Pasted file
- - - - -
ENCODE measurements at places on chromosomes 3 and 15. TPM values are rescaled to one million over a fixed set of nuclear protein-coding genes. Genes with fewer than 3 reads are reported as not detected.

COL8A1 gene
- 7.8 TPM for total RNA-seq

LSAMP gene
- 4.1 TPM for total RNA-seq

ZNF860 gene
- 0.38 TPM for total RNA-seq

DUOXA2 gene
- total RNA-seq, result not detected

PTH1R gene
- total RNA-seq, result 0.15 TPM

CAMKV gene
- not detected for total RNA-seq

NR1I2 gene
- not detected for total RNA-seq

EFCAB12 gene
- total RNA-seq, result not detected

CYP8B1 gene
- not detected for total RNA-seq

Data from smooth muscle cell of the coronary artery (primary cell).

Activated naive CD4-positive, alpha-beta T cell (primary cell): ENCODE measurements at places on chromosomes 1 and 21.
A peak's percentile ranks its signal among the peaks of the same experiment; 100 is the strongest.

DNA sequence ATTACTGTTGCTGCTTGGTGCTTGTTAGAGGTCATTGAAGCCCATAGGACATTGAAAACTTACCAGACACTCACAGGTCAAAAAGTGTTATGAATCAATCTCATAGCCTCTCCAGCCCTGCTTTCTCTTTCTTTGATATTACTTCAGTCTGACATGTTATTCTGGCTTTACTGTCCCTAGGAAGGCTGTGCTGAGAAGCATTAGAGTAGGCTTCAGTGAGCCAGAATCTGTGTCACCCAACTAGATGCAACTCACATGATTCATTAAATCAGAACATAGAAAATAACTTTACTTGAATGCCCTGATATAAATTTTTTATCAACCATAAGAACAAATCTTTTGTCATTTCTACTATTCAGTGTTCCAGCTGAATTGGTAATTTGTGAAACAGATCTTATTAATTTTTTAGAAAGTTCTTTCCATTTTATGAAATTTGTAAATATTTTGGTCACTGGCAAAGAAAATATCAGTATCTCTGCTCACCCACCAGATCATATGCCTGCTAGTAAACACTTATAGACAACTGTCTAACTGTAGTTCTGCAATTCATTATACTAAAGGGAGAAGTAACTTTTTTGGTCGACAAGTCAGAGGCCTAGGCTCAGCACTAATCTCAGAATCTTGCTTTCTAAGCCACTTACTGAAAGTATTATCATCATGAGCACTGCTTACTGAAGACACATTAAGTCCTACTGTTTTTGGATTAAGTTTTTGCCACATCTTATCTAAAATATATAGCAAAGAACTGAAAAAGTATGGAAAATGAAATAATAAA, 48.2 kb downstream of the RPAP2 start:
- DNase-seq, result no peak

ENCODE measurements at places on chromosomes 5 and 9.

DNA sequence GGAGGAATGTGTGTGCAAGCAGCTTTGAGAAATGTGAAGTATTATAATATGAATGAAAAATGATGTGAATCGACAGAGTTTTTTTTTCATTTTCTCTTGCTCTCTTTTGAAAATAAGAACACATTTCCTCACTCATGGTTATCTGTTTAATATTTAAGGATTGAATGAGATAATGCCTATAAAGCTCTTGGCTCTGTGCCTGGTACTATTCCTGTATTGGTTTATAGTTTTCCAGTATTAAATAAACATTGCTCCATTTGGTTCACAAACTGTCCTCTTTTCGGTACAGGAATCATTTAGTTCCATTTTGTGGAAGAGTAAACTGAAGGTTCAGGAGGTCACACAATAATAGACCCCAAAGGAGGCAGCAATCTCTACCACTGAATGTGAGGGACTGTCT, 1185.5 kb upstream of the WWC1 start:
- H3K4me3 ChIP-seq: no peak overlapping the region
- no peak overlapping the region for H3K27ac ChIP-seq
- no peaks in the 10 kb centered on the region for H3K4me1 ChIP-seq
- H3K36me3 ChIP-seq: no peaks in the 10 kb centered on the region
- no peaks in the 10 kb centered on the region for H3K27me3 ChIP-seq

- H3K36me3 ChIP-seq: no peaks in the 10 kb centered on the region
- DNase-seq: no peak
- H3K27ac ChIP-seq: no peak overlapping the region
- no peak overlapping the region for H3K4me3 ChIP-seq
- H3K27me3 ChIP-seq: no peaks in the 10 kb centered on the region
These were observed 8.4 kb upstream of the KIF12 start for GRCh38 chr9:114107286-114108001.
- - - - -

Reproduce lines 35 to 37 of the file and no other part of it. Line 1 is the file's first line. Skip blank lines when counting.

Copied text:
- no peak overlapping the region for H3K4me3 ChIP-seq
- H3K27me3 ChIP-seq: no peaks in the 10 kb centered on the region
These were observed 8.4 kb upstream of the KIF12 start for GRCh38 chr9:114107286-114108001.